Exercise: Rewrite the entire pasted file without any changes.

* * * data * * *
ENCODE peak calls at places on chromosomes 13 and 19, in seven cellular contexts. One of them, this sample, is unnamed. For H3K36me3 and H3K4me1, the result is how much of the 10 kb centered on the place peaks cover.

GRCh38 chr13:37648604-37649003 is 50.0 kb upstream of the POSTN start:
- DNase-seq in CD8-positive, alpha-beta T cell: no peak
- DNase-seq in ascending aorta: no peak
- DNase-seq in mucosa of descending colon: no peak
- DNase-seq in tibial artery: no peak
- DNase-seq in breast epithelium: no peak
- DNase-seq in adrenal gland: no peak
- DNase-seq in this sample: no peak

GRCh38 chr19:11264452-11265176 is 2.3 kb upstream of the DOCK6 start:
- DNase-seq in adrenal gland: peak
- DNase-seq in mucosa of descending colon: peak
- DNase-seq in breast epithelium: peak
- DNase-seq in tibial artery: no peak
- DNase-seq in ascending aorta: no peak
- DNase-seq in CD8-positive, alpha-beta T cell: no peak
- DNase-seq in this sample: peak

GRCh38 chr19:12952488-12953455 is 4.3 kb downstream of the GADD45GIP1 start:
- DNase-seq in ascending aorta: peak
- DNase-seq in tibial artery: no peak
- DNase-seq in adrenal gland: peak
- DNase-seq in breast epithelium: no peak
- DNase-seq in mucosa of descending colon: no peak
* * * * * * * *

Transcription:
ENCODE peak calls at places on chromosomes 13 and 19, in seven cellular contexts. One of them, this sample, is unnamed. For H3K36me3 and H3K4me1, the result is how much of the 10 kb centered on the place peaks cover.

GRCh38 chr13:37648604-37649003 is 50.0 kb upstream of the POSTN start:
- DNase-seq in CD8-positive, alpha-beta T cell: no peak
- DNase-seq in ascending aorta: no peak
- DNase-seq in mucosa of descending colon: no peak
- DNase-seq in tibial artery: no peak
- DNase-seq in breast epithelium: no peak
- DNase-seq in adrenal gland: no peak
- DNase-seq in this sample: no peak

GRCh38 chr19:11264452-11265176 is 2.3 kb upstream of the DOCK6 start:
- DNase-seq in adrenal gland: peak
- DNase-seq in mucosa of descending colon: peak
- DNase-seq in breast epithelium: peak
- DNase-seq in tibial artery: no peak
- DNase-seq in ascending aorta: no peak
- DNase-seq in CD8-positive, alpha-beta T cell: no peak
- DNase-seq in this sample: peak

GRCh38 chr19:12952488-12953455 is 4.3 kb downstream of the GADD45GIP1 start:
- DNase-seq in ascending aorta: peak
- DNase-seq in tibial artery: no peak
- DNase-seq in adrenal gland: peak
- DNase-seq in breast epithelium: no peak
- DNase-seq in mucosa of descending colon: no peak